I'm experimenting with options. In my first tests, I wrote something like that to capture the options given to a function:

f[opts___Rule]:= {opts}

I later descovered OptionsPattern:

f[opts:OptionsPattern[]]:= {opts}

Both seems to do the same thing and will produce the same result:


What are the pro and cons of using opts:OptionsValues instead of opts___Rule to capture the options given to a function?

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    $\begingroup$ OptionsPattern also accepts RuleDelayed and (nested) lists of rules. Furthermore it is clearer in intent and has very useful extra functionality when combined with OptionValue $\endgroup$ – Lukas Lang Mar 24 '20 at 15:04
  • $\begingroup$ That's a good point @Lukas. Maybe you should consider posting that as an answer? $\endgroup$ – Sylvain Leroux Mar 24 '20 at 15:19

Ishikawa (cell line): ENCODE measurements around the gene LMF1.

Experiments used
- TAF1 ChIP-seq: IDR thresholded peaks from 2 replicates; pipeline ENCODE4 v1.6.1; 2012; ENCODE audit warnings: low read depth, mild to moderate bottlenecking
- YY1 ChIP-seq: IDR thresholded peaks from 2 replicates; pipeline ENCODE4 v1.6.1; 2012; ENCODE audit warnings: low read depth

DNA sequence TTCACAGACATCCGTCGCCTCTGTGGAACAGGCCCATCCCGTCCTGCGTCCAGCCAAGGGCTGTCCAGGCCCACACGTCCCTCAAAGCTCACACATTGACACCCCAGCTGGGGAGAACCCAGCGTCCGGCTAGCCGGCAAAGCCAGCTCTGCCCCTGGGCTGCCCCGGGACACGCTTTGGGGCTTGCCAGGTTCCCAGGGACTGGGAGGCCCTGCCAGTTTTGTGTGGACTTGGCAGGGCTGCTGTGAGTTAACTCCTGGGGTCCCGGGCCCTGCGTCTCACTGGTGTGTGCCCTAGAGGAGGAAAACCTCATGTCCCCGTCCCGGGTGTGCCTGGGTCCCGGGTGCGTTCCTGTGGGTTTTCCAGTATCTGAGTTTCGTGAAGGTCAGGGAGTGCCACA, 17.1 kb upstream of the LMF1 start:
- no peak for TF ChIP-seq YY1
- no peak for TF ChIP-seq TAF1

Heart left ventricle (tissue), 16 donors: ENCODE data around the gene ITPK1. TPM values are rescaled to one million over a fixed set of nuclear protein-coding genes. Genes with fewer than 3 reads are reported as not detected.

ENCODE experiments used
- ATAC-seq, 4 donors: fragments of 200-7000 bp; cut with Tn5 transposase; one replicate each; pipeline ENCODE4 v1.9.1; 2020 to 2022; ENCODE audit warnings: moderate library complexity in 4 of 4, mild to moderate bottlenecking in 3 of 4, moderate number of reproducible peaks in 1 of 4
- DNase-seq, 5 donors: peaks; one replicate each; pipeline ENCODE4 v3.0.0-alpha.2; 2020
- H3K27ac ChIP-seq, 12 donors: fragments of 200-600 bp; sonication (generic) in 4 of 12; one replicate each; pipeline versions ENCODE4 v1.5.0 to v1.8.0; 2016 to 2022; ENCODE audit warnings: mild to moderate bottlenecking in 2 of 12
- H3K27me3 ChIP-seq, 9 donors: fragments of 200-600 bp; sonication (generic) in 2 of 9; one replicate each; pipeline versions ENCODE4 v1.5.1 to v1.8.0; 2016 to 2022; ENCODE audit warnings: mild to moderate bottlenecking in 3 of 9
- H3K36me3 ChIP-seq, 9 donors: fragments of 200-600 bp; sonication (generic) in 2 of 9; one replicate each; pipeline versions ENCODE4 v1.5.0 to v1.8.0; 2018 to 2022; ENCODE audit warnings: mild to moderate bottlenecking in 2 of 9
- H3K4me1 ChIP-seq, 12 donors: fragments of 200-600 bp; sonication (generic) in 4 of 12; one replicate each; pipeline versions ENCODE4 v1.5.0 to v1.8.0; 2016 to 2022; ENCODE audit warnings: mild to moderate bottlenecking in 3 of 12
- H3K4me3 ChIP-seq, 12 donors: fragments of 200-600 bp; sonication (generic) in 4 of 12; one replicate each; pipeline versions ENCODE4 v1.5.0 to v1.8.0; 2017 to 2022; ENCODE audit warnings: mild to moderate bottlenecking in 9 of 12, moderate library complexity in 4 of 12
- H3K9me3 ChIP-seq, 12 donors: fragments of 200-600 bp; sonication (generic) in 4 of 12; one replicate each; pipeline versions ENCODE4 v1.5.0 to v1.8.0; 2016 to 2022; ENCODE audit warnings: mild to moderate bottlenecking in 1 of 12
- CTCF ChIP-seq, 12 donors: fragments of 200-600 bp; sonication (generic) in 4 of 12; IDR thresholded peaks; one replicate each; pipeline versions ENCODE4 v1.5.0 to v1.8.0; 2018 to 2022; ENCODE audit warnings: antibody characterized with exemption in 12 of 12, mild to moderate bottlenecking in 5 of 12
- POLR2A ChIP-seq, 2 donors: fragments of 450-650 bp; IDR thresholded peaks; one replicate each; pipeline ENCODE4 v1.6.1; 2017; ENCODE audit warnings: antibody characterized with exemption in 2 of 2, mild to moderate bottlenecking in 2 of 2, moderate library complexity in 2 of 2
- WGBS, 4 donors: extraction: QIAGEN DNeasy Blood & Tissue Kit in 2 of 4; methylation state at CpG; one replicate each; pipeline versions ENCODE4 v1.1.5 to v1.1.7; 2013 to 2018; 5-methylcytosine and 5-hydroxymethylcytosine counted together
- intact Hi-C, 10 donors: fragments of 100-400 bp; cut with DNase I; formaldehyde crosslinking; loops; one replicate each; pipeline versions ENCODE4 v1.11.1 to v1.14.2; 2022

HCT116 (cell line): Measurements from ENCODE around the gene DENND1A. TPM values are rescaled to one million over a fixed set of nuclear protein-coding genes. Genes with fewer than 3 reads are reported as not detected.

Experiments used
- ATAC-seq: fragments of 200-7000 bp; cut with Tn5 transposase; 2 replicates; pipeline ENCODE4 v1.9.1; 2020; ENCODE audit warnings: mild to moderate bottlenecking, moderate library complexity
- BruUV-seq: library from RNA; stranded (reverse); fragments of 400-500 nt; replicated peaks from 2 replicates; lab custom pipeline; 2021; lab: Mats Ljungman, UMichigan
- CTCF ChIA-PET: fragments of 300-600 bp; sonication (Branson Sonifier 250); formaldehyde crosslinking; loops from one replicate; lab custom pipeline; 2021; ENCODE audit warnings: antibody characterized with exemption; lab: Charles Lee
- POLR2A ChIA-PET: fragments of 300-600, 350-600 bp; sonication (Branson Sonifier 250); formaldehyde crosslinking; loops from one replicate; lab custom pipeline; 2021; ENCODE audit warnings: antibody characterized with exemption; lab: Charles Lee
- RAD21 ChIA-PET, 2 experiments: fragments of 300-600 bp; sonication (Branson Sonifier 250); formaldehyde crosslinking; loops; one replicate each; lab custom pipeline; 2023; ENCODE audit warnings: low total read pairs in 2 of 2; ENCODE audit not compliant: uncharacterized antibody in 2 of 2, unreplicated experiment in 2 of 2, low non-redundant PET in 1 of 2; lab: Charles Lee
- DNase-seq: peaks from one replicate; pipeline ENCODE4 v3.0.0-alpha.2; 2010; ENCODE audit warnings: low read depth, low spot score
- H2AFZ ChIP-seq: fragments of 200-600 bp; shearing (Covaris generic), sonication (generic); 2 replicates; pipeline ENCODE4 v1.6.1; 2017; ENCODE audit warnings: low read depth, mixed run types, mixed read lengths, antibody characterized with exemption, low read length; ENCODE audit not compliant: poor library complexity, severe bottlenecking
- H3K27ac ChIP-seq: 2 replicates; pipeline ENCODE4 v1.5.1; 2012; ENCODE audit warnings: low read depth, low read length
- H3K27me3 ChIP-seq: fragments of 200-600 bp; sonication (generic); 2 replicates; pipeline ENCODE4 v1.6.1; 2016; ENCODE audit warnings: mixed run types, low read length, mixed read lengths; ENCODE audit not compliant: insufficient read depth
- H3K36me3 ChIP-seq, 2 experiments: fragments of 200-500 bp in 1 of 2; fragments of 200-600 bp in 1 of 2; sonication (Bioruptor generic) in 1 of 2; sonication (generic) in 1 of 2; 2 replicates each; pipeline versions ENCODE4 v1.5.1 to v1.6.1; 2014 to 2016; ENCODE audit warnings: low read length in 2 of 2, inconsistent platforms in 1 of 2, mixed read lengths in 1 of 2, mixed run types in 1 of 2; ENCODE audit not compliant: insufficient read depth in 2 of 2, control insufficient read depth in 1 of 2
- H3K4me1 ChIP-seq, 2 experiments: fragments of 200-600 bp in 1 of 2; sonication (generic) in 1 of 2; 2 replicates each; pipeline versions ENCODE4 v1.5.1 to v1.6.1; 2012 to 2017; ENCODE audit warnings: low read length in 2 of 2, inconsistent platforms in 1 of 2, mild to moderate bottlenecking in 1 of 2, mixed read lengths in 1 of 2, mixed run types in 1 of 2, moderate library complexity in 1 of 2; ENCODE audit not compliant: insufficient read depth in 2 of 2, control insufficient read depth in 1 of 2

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    $\begingroup$ I agree with Lukas's note that the OptionsPattern[]/OptionValue[] combo is quite powerful compared to the old method, but the first approach can be made more general: f[opts___?OptionQ]:= {opts}. $\endgroup$ – J. M.'s ennui Mar 24 '20 at 15:21
  • $\begingroup$ Thanks for the comment @J.M. Before asking I made some researches. And I occasionally saw mention of the "old way" and the "new way" of dealing with options. But without further details. For seasoned Mathematica users, that should make sense. But for me, it's a little bit confusing. What's so powerful with the "new way"? What was wrong with the "old way"? To take the same wording as in the question, those are the kind of "pros and cons" I'm looking for. $\endgroup$ – Sylvain Leroux Mar 24 '20 at 15:44

When OptionsPattern is combined with OptionValue you get filtering and warning of improper options:

Options[f] = {a -> 1, b -> 2, c -> 3};

f[OptionsPattern[]] := {OptionValue[b]}

f[a -> 7, x -> 5]

OptionValue::nodef: Unknown option x for f. >>


You can also adopt options for/from other functions, e.g.:

f[OptionsPattern[{f, Plot}]] := {OptionValue[b], OptionValue[PlotStyle]}

f[b -> 6, PlotStyle -> None]
{6, None}

Additional examples:


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